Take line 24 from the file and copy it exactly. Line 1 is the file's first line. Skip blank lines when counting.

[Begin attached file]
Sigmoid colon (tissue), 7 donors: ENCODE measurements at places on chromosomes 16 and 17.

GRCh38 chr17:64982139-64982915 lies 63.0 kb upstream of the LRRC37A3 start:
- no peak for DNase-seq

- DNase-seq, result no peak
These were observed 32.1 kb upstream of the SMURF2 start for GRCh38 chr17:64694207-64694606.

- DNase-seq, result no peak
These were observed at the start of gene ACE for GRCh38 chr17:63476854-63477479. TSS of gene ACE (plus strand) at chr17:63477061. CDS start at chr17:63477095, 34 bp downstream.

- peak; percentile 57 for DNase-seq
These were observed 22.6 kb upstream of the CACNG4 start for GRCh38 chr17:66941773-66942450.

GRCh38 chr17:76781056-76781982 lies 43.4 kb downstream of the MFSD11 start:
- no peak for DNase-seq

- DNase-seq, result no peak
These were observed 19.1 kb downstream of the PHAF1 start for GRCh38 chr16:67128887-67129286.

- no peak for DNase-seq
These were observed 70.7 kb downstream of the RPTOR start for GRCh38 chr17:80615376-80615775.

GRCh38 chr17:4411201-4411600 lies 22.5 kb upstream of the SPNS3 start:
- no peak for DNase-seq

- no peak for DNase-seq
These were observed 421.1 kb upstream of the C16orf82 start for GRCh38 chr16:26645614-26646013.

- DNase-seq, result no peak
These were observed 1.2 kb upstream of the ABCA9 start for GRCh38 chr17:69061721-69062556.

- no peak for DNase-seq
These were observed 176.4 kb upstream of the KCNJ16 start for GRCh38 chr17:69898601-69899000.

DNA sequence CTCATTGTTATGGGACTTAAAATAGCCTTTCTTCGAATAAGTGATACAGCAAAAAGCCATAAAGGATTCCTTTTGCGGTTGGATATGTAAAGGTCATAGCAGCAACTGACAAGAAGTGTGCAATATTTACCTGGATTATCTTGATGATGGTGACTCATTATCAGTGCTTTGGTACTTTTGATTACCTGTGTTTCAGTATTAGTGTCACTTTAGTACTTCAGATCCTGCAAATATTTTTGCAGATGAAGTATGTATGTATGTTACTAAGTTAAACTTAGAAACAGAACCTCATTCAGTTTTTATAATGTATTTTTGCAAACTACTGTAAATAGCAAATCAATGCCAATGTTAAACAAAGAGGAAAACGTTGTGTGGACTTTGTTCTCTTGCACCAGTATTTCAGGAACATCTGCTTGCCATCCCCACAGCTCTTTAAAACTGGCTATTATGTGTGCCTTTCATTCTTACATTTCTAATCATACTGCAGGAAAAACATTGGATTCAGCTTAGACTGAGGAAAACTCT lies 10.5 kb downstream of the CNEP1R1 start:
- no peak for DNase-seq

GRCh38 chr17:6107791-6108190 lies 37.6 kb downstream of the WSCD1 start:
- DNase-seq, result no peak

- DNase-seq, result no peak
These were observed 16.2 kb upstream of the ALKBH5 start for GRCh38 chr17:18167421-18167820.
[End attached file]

DNA sequence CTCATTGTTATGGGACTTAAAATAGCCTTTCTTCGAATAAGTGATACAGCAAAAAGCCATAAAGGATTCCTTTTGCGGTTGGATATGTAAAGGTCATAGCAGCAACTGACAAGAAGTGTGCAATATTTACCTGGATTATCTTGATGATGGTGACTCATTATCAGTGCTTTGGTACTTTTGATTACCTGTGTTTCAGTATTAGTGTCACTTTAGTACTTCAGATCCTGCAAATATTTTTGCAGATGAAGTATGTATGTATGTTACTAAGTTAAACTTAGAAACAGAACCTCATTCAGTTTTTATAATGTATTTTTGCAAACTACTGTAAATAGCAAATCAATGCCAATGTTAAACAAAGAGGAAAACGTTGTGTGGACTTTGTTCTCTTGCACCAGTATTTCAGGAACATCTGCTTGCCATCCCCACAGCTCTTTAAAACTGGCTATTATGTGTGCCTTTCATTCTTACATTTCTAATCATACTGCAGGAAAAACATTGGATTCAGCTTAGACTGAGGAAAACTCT lies 10.5 kb downstream of the CNEP1R1 start: